We sat in front of the fire under the starry heavens listening to the crackle of the wood as it disappeared in flames. Beneath the sound of the fire silence reigned. We were miles from absolutely anywhere in the middle of the Australian desert. Then the white ute with the floodlight headlights passed our fire, music blaring from the windows. The car stopped, reversed, and turned into our little side-path, and out jumped Quentin.
A big black fella with a beard and jovial face lumbered up to us and lit a cigarette. His massive dog jumped out of the ute and sniffed around. Quentin was from another community and was driving to Ernabella for the footy. He works there herding camels with the ute and helicopter. He had his wife and kids in the car.
A high-pitched stream of unintelligible syllables streamed out from the car window.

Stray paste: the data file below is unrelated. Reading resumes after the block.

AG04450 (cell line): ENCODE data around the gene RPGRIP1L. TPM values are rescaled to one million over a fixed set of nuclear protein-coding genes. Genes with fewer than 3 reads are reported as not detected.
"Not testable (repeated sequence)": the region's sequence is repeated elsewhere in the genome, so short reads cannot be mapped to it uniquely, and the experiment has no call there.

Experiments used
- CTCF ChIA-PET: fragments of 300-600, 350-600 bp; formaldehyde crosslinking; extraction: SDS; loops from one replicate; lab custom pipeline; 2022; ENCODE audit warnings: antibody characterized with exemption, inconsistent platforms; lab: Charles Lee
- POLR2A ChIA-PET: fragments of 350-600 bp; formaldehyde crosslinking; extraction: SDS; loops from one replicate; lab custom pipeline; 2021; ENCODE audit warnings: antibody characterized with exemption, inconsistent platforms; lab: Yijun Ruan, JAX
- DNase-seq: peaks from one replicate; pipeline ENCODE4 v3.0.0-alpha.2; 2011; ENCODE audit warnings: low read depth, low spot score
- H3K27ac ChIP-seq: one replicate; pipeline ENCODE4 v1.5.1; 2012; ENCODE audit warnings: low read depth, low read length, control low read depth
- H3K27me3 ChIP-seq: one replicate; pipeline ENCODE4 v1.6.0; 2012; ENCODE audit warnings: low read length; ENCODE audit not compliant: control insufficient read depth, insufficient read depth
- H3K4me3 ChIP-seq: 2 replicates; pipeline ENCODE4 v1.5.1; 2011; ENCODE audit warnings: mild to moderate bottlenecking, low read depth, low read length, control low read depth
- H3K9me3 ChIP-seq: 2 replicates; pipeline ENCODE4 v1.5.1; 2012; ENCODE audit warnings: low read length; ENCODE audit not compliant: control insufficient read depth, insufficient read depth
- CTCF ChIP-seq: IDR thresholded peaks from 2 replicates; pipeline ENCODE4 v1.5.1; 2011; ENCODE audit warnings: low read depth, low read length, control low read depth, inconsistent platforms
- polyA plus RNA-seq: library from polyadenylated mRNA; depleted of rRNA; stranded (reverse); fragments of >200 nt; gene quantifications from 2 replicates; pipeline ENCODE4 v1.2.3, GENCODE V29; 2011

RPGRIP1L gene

‘Me wife,’ chuckled Quentin.
She tooted the horn.
‘We might see you in Ernabella.’ I said as he returned to his car.
The floodlights were on, and the music thumping car reversed, returned to the road, and drove off into the night.
Not many cars ply this road. A red, sandy road that heads south into endless nothingness. The country is green from the recent rains and very beautiful.
And the flies were bad today. They can keep up with me while I am cycling, and are dreadful when passing through deep sandy stretches. Both hands are required on the handle-bars as I slide and wobble through the sand. One extra hand is needed to shoo away the flies. The lack of a hand has led to stacking the bike on several occasions.
We were passed by several people that mostly stopped to chat. A couple from Ernabella, and also the teacher from there. We are cordially invited to drop past for a cup of tea. I’m looking forward to Ernabella.